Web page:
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January 28, 1994 - Image 8

Resource type:
The Detroit Jewish News, 1994-01-28

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Sinai is the Standard

onsider a disease that af-
fects the skin, the joints
and, in severe cases, the
kidneys, heart and lungs
and blood. It often makes
its victims feel sick with
fatigue, fever, loss of ap-
petite, nausea, joint pain
and weight loss. They may
suffer neurological or psy-
chiatric problems.
The disease is lupus.
Sinai Hospital is one of the
nation's recognized lead-
ers in research and pa-
tient management of this
distressing autoimmune
disorder. Emphasis on
both patient and family
makes this lupus program
Sinai's Immunology
Lab is headed by Chaim
Brickman, M.D., who has
been honored as an in-

ductee into the Lupus
Hall of Fame. Dr. Brick-
man cannot promise a
cure, but he does offer
Sinai lupus patients the
most up-to-date technolo-
gies and treatments.
In addition, lupus suf-
ferers who consult Sinai
benefit from one of the
country's most experi-
enced and respected pro-
grams, emphasizing
patient and family coun-
seling, exercise guidance
and education for inde-
pendent living.
Much to Dr. Brickman's
delight, Sinai recently ac-
quired a state-of-the-art
flow cytometer that,
among other applications,
enhances the lab's abili-
ty to diagnose lupus and
to determine the most ef-
fective medication for each
Dr. Brickman is also
conducting the first study
ever that manipulates the
female hormone estrogen
in lupus patients. Because

the majority of lupus pa-
tients are women of child-
bearing age, he reasons
that estrogen could be a
Patients involved in Dr.
Brickman's study range in
age from 22 to 46 and
have experienced some
benefits from estrogen
manipulation. Now his
study is expanding to in-
clude other medical cen-
Because Dr. Brickman
recognizes the importance
of understanding the
scope of symptoms and
characteristics of this elu-
sive disease, he has start-
ed a computerized system
at Sinai to link databases
at medical centers across
the country that treat lu-
pus patients.
"The more information
we have," Dr. Brickman
explains, "the more likely
we are to successfully in-
tervene and protect our

Sinai's Immunology Laboratory is responsible for groundbreaking research into lupus.

Getting It Right

A rthritis is one of this country's most com

..m.on disorders. So many people are affect-
ed that an internal medicine sub-specialty —
rheumatology — has evolved to treat compli
cated cases.
Some folks have osteoarthritis, a wear-and-
tear disorder, usually seen in aging adults where
the joint.s are sore. These are otherwise healthy
people who respond to aspirin or other anti-
inflammatory medications.
Some suffer the more serious rheumatoid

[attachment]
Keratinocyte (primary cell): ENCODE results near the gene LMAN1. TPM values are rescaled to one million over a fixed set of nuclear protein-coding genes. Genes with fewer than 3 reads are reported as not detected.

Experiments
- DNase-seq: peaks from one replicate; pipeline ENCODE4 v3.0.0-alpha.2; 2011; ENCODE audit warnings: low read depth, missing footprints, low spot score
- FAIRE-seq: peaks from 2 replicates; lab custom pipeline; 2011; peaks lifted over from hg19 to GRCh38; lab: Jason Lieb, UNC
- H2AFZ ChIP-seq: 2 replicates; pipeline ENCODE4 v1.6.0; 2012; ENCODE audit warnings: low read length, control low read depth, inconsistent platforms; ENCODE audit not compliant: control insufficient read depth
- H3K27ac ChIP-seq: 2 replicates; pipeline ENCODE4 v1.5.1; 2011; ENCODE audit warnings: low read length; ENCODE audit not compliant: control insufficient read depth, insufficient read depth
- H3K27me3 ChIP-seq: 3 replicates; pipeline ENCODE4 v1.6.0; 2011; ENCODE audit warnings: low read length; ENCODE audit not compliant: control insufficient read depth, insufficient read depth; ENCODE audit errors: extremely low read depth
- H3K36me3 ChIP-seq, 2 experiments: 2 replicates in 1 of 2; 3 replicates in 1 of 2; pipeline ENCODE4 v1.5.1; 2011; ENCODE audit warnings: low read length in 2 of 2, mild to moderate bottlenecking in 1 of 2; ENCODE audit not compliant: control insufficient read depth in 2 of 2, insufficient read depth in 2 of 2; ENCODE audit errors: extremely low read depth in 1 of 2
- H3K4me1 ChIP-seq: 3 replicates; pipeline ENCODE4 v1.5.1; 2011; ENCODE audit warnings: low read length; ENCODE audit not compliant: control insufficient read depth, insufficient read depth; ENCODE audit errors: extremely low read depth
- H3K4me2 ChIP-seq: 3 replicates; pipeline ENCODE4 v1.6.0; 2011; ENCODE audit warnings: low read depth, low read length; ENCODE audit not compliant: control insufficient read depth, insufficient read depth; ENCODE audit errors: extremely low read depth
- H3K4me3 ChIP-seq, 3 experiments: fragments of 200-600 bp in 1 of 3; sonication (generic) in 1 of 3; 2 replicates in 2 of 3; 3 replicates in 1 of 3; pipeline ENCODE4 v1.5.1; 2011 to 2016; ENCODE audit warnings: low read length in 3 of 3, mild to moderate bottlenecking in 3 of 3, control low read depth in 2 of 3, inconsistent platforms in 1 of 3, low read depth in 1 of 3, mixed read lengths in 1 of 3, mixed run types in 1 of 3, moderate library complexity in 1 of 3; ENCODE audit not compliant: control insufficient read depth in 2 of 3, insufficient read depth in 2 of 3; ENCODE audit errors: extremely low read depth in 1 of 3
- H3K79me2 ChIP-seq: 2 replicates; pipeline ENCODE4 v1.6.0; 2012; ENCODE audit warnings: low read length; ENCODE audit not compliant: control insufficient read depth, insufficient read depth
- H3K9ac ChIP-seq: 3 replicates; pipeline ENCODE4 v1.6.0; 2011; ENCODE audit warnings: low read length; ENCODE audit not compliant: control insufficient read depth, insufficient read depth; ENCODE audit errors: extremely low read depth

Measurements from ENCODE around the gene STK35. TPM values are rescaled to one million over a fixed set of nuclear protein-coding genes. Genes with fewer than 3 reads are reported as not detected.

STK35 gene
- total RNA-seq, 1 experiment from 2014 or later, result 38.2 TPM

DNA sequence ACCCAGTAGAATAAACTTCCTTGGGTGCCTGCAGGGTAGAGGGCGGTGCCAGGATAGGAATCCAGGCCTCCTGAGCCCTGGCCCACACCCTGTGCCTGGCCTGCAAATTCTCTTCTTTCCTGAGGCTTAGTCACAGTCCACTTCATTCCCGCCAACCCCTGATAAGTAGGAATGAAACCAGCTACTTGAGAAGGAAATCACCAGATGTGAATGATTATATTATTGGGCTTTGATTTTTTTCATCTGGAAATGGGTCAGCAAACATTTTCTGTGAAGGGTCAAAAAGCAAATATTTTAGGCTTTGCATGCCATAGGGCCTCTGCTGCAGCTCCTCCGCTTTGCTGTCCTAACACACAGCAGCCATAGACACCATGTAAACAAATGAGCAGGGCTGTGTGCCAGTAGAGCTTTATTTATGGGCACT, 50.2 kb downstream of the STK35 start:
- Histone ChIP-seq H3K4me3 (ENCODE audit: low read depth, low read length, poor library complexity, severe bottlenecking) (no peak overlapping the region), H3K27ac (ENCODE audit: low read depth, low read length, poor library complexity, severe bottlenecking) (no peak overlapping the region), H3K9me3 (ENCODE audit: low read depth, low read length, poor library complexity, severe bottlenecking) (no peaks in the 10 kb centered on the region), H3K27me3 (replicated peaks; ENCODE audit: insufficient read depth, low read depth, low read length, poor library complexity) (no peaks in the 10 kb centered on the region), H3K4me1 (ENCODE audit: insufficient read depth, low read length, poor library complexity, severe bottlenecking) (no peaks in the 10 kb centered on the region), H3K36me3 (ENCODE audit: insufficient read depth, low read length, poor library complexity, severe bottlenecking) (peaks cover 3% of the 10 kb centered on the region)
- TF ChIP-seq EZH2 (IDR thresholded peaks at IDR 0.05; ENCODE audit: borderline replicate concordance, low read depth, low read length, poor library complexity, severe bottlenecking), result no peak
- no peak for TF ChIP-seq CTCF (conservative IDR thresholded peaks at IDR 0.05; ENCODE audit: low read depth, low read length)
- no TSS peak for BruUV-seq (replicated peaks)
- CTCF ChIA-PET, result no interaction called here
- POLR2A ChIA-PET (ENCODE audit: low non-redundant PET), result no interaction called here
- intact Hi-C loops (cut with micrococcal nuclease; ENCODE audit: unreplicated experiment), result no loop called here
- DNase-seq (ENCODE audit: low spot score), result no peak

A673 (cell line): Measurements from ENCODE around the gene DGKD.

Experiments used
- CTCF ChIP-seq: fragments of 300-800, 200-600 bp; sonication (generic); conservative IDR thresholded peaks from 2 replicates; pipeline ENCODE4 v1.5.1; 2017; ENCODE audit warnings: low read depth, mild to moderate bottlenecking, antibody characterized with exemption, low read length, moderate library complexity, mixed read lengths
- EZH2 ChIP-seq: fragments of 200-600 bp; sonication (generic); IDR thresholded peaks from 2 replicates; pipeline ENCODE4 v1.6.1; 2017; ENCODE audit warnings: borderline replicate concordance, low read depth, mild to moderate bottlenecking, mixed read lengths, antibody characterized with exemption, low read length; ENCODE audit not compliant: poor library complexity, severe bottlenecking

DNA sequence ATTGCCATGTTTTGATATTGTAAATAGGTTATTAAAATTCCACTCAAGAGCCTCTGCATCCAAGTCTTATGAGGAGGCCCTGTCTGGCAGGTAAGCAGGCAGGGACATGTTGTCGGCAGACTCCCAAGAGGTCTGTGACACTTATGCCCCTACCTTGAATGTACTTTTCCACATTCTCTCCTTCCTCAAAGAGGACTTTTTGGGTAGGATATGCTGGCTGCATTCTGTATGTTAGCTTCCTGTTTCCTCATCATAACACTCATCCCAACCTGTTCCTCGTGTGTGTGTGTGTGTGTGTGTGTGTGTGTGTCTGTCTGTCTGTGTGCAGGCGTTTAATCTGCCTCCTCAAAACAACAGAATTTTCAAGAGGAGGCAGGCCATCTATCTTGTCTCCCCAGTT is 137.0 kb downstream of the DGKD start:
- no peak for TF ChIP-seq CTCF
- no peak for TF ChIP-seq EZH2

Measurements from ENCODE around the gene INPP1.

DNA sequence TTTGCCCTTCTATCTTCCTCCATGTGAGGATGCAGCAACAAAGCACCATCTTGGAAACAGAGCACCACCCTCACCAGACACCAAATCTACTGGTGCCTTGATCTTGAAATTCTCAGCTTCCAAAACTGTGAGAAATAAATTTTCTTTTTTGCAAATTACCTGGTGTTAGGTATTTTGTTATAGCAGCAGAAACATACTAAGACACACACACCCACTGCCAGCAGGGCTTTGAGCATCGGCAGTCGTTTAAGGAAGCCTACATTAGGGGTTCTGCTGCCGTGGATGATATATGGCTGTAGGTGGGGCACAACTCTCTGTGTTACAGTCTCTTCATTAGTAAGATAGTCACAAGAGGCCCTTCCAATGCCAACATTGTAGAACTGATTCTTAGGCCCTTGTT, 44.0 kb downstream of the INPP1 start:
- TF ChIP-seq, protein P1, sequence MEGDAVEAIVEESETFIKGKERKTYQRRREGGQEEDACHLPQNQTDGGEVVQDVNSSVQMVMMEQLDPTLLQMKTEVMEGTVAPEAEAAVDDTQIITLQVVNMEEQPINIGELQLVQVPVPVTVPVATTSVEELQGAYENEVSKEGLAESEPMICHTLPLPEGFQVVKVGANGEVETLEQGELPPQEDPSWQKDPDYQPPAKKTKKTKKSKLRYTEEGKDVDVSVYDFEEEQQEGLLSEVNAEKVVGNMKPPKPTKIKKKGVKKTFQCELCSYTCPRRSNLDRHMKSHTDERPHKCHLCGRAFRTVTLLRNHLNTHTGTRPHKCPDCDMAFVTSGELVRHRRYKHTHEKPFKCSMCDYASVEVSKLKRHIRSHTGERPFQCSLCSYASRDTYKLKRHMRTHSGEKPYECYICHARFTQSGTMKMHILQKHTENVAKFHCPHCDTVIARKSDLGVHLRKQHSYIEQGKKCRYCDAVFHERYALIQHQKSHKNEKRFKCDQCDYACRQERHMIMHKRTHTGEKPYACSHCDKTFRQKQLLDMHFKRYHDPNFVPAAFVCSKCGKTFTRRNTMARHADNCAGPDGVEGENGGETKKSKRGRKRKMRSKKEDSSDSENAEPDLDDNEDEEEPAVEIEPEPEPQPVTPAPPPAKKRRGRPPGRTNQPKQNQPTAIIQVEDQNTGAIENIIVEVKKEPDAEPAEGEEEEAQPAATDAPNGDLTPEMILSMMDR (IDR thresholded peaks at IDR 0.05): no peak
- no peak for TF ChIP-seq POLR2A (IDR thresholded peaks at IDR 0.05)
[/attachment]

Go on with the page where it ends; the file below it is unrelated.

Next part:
arthritis, which can appear in one's youth. This
disease can affect many of the body's organs and
needs to be treated aggressively.
Then there are over 100 different diseases
with arthritis as a component.
Because of its complex nature, Dr. Samuel In-
denbaum, Section Chief of Rheumatology at
Sinai, has one simple piece of advice: "If you
have persistent joint pain, get to a doctor." lie
adds, "This is very important: Don't be treat-
ed without a diainosis."
Dr. Indenbaiirn is optimistic about near-f i
ture treatments for the disease, especially those
that selectively change the immune system
which is responsible for arthritis. At Sinai,
board-certified rheumatologist,s are research-
ing new drugs as well as antibody clues that di-
rect amore precise diagnosis.
But, to the patient, perhaps the most signif-
icant element of Sinai's rheumatology program
is education. Physician seminars are held an-
nually to update family physicians on the dis-
ease. And free "town meetings" are held
regularly for the public.

In the recent past, these seminars have ex-
amined the topics: "What Is Arthritis?," 'The
Treatment of Arthritis" and "Unproven Reme-
"Patients are educated about their disease,
given materials about their particular condition
and medications, and invited to bring in ques-
tions," Dr. Indenbaum explains. They are also
counseled in exercise, nutrition and rest And,
for those who need rehabilitation, there is in-
struction about joint function, stress and rest.
One of the most critical undertakings in
arthritis treatment is achieving an accurate,
predictive diagnosis. New research indicates
that the most severe form of rhetunatoid arthri-
tis responds favorably to early, aggressive treat-
ment. So the opportunity should not be missed.
On the other hand, Dr. Indenbaum points out
these drugs are potent and should not be pre-
scribed unless there is every indication that the
disease is persistent and severe. In these cas-
es, a good rheumatology service and lab, such
as Sinai's are essential.

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